The Legend of Zelda: Skyward Sword features RPG-like upgrade system
July 23, 2011

After the release of Twilight Princess in 2006, famed videogame designer and Pope of Nintendo – Shigeru Miyamoto – famously said that it would be the last Zelda of its kind. At a time when people were unsure of the seemingly ‘new’ direction Nintendo were heading in, and of the consequent audiences they were attracting, many took the quote as a doomsday declaration for the series, speculating that Hyrule would be forever consigned to the history books, or to crappy spin-offs and peripheral pack-ins like Link’s Crossbow Training.

Other, more level-headed and less melodramatic fans took it to mean something altogether more positive in that Miyamoto was recognising something that Zelda fans had recognised years ago – Zelda needed to change. Wind Waker was, visually, a pleasant change from the usual greens and browns of Hyrule, but structurally it remained virtually identical to its predecessors. Skyward Sword  has promised to offer a somewhat different approach to overworld exploration and progression, with a central hub-world, somewhat akin to its DS brethren – Phantom Hourglass and Spirit Tracks.

Those games were certainly a departure from traditional Zelda fare, but the design choices inherent in these pocket-sized outings were likely made in the name of file size conservation and, primarily, tailoring the titles to the handheld experience. With Skyward Sword already offering a teen drama storyline, an orchestrated soundtrack and a brand new villain, what else does a console Zelda have to do to shake things up? Voice acting? Blood and gore? Multiplayer?

Nope, nuh-uh and not a chance; what Zelda has apparently been missing these past couple of years is an RPG-esque equipment upgrading system. In a recent hands-on demo with Gamespot, Bill Trinen of Nintendo of America let slip a few details about a leveling-up system that the game features.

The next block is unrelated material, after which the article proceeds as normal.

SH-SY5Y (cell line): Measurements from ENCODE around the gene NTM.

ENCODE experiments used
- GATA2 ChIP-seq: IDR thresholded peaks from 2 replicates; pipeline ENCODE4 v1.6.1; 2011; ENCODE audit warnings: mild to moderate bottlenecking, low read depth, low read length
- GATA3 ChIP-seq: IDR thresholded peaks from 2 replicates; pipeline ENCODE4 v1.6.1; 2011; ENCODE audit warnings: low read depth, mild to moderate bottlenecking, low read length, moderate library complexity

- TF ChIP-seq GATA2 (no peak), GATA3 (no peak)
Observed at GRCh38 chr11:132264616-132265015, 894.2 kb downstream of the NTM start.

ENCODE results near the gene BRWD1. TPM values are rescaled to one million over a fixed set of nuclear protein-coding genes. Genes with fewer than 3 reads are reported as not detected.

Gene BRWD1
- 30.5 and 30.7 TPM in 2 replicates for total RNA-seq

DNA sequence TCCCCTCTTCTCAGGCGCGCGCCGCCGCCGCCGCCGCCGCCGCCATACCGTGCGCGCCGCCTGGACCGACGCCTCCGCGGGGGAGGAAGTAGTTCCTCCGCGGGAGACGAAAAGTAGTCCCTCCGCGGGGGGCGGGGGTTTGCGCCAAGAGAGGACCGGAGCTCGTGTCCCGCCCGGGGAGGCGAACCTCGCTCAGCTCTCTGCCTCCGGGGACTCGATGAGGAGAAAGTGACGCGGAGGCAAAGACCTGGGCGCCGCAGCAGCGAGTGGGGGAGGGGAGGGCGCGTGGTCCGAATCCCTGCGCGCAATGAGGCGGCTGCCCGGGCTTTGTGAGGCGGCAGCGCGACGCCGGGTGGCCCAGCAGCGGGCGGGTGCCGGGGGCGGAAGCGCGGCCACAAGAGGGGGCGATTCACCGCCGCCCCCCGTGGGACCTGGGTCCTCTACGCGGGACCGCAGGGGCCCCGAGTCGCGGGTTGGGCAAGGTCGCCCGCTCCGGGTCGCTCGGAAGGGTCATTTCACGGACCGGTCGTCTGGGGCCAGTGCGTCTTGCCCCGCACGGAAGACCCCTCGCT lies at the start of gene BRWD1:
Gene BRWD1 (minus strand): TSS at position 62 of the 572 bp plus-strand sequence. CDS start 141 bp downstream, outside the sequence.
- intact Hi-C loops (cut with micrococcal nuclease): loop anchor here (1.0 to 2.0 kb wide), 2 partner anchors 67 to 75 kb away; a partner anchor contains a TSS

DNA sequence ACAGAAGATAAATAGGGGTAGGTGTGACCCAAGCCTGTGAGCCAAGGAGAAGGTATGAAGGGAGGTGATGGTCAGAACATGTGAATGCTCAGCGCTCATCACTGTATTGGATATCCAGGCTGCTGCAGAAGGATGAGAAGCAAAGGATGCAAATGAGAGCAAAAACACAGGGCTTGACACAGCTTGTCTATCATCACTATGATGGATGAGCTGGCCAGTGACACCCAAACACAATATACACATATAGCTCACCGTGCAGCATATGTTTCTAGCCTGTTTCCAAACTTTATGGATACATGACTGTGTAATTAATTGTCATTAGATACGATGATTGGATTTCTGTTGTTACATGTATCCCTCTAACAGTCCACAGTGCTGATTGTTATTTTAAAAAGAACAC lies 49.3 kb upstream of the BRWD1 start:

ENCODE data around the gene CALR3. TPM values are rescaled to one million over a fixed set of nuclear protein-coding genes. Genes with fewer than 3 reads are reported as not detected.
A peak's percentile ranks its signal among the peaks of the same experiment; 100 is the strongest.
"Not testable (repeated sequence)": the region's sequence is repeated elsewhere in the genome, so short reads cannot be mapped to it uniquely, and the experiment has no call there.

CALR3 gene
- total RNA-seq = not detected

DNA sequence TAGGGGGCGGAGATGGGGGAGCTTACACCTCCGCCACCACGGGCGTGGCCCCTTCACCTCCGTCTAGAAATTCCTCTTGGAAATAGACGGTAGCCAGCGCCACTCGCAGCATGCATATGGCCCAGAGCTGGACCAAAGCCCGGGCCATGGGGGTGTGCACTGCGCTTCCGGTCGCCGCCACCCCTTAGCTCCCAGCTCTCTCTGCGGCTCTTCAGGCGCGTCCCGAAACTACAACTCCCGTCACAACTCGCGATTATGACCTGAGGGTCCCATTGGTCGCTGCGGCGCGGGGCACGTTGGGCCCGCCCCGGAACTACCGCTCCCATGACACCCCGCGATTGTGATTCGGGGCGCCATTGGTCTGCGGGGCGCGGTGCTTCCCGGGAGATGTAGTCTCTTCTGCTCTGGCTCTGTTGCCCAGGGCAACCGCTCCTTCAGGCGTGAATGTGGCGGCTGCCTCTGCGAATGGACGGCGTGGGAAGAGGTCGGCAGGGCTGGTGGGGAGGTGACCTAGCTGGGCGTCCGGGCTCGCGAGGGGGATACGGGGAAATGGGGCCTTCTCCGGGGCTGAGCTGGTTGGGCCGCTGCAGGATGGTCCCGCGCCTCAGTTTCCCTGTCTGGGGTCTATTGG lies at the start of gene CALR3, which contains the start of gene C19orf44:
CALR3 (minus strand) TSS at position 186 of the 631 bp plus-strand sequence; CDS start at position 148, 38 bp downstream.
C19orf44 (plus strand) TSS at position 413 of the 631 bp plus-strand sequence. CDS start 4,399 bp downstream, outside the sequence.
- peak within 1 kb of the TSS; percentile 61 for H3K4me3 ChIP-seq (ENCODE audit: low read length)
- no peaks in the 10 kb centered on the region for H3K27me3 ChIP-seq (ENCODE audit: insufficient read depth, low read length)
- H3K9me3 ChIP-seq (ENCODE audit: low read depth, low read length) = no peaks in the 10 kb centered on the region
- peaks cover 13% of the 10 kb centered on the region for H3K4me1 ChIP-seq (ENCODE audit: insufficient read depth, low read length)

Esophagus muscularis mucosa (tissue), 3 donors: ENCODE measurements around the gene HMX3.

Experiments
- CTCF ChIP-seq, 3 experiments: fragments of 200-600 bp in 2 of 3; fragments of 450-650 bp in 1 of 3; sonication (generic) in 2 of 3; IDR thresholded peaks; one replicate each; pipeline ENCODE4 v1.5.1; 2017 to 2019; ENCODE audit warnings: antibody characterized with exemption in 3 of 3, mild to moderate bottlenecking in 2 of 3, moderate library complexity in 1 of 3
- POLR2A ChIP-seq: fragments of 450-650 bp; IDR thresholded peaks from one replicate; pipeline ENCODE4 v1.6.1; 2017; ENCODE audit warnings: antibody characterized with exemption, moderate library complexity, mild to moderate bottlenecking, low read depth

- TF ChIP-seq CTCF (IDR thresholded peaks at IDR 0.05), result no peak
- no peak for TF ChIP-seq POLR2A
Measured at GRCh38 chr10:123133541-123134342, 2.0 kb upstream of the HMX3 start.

They’ve built an entire upgrade system into the game. So for example, right now you can see that Link has his traditional shield, but he actually will get a lot of different shields in the game.

He will start off with a very basic one, and then as you fight enemies, you will recover kind of these treasures or artifacts that you can then use as resources to upgrade your items. And you can do that with your shield, you can do that with the beetle, and some of the other items that you have where you’re able to kind of combine your collection of rupees and your collection of resources and improve the items that you have.

Whether or not one of those ‘other items’ is Link’s sword is both unknown and doubtful. Additionally, whether this will be a somewhat pointless pursuit or an integral point of the game remains to be seen, but this, coupled with all the other innovations that Skyward Sword is bringing to the table keeps it at the tippety-top of gamers’ most anticipated releases of 2011.

– Rory

Skyward Sword’s GDC trailer music holds a little surprise
May 4, 2011

The Easter festivities may well be over, and the chocolate eggs all but devoured, but that hasn’t stopped Nintendo from extending their Lent loveliness for another couple of weeks; they’ve given us all another Easter Egg to feast on.

For us, The Legend of Zelda music always manages to strike home that buried sense of nostalgia with its beautiful arrangements and triumphant melodies. The Twilight Princess trailer music in particular pulled at the heartstrings, conjuring up long-buried memories of playing Ocarina of Time as a child. Skyward Sword’s GDC trailer music reminded me of that long-treasured game as well, but for a reason I couldn’t quite put my finger on, until now.

Kevin Cassidy of GoNintendo found time out in his busy blogging schedule and realised something astonishing; we’d all heard the music before. Played backwards, the trailer’s music sounds very familiar. I won’t ruin the surprise for you, but rest assured, it will send you skyward. Sorry.